Do you Hear your Child??? Almost as important, does your attorney hear your child?????

Mindful Co-parenting

I attended a training yesterday on “Child-Centered Mediation.”  The most helpful tool from the day was a “parent readiness scale” used to measure a parent’s readiness to “hear” their child.  The scale includes factors such as parents’ insight into themselves, parents’ sensitivity, parents’ ability to allow their child to have different emotions than their own, parents’ ability to separate their adult conflict from their children.  It was an enlightening training on children and their feelings – many of which go completely unnoticed by not only the parents but by the professionals working with the parents. In one moving video referred to as the “boy at the end of the driveway” , a young boy was asked to get out of his dad’s car at the base of his long driveway if his Dad thought the Mom’s new boyfriend was at her house.  The young boy in the video broke down uncontrollably describing his lonely walk up the driveway. As the dad likely struggled with his own emotional pain, he failed to see the pain that his actions were causing his son.

We professionals often create “great parenting plans” to avoid contact and thus, conflict but we (me included) sometimes fail to consider the impact of those plans on the children involved and their very real feelings.  I will no longer write a parenting plan without contemplating the child’s feelings during each and every transition as well as in each schedule proposed.  A parenting plan is as much about the residential schedule as is it about children’s feelings.  We professionals need our own “readiness scale” on whether we can “hear” the children’s voices in the families we work with to create these plans.  The old adage that “children shall be seen and not heard” has been wiped from almost all professional circles except family law – arguably the arena that impacts fragile children the most.  We family law professionals have not only a professional duty to do a better job in this area but an ethical duty, in my opinion, to do no harm to the families we are privileged to help. 

What does your readiness scale look like – can you hear the children?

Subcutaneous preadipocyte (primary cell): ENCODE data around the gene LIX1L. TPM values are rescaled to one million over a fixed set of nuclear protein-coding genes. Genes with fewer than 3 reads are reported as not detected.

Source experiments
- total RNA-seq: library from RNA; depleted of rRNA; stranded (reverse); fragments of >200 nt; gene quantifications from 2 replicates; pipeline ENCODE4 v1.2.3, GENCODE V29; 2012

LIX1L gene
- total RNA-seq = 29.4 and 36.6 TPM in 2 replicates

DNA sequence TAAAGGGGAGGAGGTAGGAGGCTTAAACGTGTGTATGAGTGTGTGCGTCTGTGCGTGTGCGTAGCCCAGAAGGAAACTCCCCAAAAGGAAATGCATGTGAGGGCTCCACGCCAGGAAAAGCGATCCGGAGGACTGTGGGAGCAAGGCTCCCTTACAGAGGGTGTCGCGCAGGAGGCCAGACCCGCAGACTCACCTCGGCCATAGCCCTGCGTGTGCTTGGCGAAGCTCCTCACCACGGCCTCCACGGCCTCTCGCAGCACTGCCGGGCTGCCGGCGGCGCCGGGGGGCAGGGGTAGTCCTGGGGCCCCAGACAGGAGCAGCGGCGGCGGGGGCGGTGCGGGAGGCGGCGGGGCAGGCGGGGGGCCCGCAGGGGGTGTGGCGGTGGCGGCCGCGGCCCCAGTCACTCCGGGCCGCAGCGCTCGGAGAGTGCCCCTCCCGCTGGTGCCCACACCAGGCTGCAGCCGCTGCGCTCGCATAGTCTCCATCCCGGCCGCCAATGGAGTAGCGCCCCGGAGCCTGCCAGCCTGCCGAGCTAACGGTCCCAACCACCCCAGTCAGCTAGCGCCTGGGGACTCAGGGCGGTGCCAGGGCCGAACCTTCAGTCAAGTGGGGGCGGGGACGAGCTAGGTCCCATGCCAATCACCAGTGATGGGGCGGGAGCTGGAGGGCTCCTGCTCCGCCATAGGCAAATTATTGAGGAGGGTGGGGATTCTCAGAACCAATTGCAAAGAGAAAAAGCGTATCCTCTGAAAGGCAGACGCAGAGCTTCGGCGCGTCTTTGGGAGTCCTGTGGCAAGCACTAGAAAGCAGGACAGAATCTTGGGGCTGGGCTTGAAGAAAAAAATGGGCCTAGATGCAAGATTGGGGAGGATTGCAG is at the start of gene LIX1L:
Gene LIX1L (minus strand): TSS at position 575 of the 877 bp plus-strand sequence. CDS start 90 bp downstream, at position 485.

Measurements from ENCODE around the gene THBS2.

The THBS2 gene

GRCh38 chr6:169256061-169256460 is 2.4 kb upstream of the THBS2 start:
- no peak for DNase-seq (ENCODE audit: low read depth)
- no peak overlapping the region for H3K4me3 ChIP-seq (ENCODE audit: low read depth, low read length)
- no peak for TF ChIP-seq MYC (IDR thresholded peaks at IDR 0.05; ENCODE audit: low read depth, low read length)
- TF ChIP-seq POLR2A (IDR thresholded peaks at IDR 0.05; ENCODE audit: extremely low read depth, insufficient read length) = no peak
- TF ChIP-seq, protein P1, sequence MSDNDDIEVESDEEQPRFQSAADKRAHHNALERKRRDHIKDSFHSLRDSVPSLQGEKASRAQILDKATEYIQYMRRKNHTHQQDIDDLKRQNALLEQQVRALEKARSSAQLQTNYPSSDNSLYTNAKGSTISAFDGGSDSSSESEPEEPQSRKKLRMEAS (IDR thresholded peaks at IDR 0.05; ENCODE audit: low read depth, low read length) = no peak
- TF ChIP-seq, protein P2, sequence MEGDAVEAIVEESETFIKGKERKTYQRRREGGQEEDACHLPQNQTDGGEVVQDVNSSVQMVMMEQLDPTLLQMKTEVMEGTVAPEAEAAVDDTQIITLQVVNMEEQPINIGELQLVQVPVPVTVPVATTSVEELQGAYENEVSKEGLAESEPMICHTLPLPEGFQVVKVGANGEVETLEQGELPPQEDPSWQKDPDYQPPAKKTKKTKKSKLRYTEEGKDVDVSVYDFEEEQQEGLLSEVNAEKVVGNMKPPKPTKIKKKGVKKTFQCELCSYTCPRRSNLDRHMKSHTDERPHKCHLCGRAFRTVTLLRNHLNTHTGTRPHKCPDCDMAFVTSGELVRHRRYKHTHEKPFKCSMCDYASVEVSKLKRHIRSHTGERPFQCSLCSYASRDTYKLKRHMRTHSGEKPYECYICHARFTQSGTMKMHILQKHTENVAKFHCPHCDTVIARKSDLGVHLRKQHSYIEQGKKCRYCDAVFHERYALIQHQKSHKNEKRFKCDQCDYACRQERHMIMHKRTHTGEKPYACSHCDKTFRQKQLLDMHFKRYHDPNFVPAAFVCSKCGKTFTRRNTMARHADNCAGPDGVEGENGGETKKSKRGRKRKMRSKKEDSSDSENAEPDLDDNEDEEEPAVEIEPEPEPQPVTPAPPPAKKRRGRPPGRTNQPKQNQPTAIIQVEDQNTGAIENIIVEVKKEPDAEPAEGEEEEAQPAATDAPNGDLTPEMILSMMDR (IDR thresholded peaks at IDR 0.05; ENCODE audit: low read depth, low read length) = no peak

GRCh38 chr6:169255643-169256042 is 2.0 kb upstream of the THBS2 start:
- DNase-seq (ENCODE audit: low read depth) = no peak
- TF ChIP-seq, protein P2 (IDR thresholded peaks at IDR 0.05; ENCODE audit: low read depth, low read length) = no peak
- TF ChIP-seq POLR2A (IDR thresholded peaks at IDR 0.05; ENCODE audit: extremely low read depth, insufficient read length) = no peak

Subscribe to our newsletters

Subscribe to one or more of our newsletters, delivering meaningful insight on topics that matter to you and your family.
ebl home subscribe image


Latest Blog Posts

Unsure where to begin gathering the foundation you need to go through the divorce process with confidence and well-prepared? Consider the following 10 tips to prepare for divorce.

Everyone who has anyone in their life needs an estate plan, even people who own little or no property.

A common question about legal fees is why they are so high. The following article details what is built into legal fees and explains their cost.

Gifting an estate plan is an act of love because an estate plan goes far beyond material possessions, addressing the emotional, practical, and long-term well-being of your loved ones.

Prenuptial agreements (also known as prenups) can play a pivotal role in safeguarding individual spousal rights in the event of divorce and can also strengthen a marriage.

Valentine’s Day can be tricky for single parents, maybe even you. Unpartnered, at least for the time being, you might not foresee your plans fitting into conventional images of the holiday. But that doesn’t have to be. Valentine’s Day, when you’re single, can be more than a day you need to survive. It can be a day to look forward to.

Collaborative law has evolved into a globally practiced
discipline, extending well beyond the realm of family law, and is used frequently in Seattle divorces.

Classifying January as divorce month could be misleading, given how some of the numbers tell a different story. However, one thing remains clear: January is a great time for a fresh start.

A family law attorney can help with child custody (residential time) by creating or modifying a parenting plan.

Given the importance of the trustee’s role in an estate plan, it is necessary to understand the responsibilities before choosing a trustee or accepting the obligation to become one.